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LoL Worlds 2019 Play-ins: Four Teams Join Main Event

Mike Plant  | 
Worlds 2019

With play-ins finished, four teams should be jumping for joy as they advance in the LoL Worlds 2019. (Photo by Michal Konkol/Riot Games)

The Play-in Stage of the 2019 League of Legends World Championship has officially come to a close. All four number one seeds advanced from the Knockout Stage, meaning DAMWON Gaming, Clutch Gaming, Hong Kong Attitude and Splyce have joined the sixteen-team field that will fight for the ultimate crown in competitive League of Legends. Let’s review where we are so far in Worlds 2019:

DAMWON GAMING: 3
LOWKEY ESPORTS: 1

The opener of the Knockout Stage proved that winning would not be a given for even the most overwhelming of favorites. DAMWON Gaming exited the Group Stage looking more like a championship contender than a team that still needed to play their way into the big dance. But Lowkey Esports weren’t afraid in game one, even as they fell behind early.

LK bot laner Nguyễn Phước “Celebrity” Long Hiệp took advantage of Tristana’s insane late-game scaling, coupled with an upgraded Ornn item, to pull off the biggest single-game upset of the stage. DAMWON Gaming had a huge 5.4k gold lead at 16 minutes and picked up three infernal drakes, but squandered it all through a series of sloppy plays and overconfidence. LK ended the game down 16 kills to 25, but left with a win.

DAMWON Gaming tightened up after that opening loss, turning back into the juggernaut we saw in the Group Stage. They went on to win the next three games, none being particularly close. Game three ended even on kills at 14 apiece, but DAMWON had built a 7k gold lead by 19 minutes and were up more than 10k gold when they closed the game, courtesy of their superior CS numbers and a nine-turret-take advantage.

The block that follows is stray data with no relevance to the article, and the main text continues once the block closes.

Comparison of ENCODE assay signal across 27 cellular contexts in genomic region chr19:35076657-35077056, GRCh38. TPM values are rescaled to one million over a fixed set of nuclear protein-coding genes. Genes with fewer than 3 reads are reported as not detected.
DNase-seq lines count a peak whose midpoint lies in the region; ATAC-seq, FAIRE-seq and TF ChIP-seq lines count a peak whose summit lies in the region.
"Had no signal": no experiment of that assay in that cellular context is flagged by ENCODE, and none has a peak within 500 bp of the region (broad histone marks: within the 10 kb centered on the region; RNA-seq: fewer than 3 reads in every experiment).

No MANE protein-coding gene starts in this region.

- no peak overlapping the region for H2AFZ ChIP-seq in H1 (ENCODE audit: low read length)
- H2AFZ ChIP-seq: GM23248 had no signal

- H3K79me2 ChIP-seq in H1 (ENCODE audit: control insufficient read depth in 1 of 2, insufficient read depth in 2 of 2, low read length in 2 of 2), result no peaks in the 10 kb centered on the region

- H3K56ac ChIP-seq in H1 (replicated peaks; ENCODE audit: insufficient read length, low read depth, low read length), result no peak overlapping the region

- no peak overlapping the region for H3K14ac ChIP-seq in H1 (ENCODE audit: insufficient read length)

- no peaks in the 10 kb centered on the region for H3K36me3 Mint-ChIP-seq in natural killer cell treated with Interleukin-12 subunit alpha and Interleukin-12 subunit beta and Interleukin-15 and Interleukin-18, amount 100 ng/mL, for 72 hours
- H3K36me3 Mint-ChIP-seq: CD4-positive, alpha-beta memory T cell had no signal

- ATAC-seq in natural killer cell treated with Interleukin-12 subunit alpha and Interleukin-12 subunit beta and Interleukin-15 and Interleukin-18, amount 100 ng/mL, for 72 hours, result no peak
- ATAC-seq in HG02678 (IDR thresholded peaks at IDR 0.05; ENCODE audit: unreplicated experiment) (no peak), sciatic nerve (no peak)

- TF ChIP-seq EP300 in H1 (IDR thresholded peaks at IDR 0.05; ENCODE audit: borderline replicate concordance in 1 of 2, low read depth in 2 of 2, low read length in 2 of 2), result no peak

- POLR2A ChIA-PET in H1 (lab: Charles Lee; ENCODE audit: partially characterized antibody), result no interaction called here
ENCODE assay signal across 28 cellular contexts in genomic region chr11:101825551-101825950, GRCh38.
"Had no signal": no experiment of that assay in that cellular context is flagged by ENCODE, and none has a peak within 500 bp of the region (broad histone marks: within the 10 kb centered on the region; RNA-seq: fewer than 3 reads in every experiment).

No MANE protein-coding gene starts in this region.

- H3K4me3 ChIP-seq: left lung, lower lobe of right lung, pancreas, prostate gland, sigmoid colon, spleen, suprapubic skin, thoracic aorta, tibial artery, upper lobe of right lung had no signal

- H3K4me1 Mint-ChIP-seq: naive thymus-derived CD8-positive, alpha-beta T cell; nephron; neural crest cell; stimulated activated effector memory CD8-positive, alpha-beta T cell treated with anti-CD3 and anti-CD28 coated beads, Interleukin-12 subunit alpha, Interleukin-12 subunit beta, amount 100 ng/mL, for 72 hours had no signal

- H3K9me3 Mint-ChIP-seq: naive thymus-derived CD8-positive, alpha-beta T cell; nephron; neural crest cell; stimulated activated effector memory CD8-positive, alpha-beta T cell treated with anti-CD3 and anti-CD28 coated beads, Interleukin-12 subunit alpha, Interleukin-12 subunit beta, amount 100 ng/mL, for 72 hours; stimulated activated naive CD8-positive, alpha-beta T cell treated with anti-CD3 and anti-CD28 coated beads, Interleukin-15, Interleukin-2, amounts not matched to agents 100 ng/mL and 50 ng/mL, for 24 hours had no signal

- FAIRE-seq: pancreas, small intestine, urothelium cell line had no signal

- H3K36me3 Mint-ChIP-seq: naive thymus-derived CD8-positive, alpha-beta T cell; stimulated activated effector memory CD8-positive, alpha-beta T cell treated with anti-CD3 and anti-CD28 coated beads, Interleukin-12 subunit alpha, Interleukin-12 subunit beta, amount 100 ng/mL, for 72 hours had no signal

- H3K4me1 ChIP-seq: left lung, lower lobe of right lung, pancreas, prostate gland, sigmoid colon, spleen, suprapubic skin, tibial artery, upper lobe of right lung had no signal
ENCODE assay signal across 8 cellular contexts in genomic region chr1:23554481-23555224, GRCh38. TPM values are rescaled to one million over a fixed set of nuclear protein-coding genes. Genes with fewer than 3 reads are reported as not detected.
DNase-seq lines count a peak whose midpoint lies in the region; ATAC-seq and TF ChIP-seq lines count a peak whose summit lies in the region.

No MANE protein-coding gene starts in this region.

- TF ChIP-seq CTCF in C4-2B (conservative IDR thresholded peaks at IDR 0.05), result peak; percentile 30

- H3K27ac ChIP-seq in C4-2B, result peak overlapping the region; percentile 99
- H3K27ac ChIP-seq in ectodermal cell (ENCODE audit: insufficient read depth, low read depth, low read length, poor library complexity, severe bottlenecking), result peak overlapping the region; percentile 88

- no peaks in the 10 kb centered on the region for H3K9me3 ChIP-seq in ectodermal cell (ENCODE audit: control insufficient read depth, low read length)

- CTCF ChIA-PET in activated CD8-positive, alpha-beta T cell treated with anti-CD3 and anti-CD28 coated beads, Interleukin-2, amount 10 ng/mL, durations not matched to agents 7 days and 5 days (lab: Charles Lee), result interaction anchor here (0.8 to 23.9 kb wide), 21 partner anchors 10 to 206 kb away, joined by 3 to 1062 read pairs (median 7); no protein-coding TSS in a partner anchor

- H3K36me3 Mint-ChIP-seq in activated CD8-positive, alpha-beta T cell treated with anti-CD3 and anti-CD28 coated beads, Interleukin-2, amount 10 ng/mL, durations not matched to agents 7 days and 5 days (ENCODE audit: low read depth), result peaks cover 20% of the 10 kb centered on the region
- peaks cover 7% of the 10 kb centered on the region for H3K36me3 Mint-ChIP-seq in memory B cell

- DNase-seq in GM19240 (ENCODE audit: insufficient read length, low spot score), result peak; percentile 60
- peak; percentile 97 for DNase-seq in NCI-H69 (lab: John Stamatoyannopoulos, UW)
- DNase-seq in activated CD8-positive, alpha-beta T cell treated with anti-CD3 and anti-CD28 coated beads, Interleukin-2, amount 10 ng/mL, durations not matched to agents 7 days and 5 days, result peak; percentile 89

CLUTCH GAMING: 3
ROYAL YOUTH: 0

Clutch Gaming left the Worlds 2019 Play-ins group stage looking the most vulnerable of the one seeds, having lost twice to the Unicorns of Love before winning the first-place tiebreaker. Whether it was UOL’s unconventional picks that threw them off or they’ve gotten more comfortable as the tournament has progressed, Clutch Gaming has no issues dismantling Royal Youth three games to zero.

The series was so non-competitive that we have to look to the opening minutes of game one to see the only time that Royal Youth had a gold lead across the series. At 3 minutes into game one, RYL had an 84 gold lead. Clutch Gaming, overcoming that massive deficit, then led the next 91 minutes of game time en route to the series win.

CG’s Cody “Cody Sun” Sun continued his redemption tour after being benched in 100 Thieves’ 2018 World Championship run. The star bot laner finished this series deathless, going 23/0/12 on Kai’Sa and Lucian in the series.

HONG KONG ATTITUDE: 3
ISURUS GAMING: 1

Hong Kong Attitude made their region proud one more time, defeating Isurus Gaming three games to one to advance to the Main Event. The League of Legends Master Series, known as the LMS, is dissolving to combine with Southeast Asia’s LST to form the SEA Tour in 2020. HKA now bring the LMS’ third team to the Main Event in their last hurrah.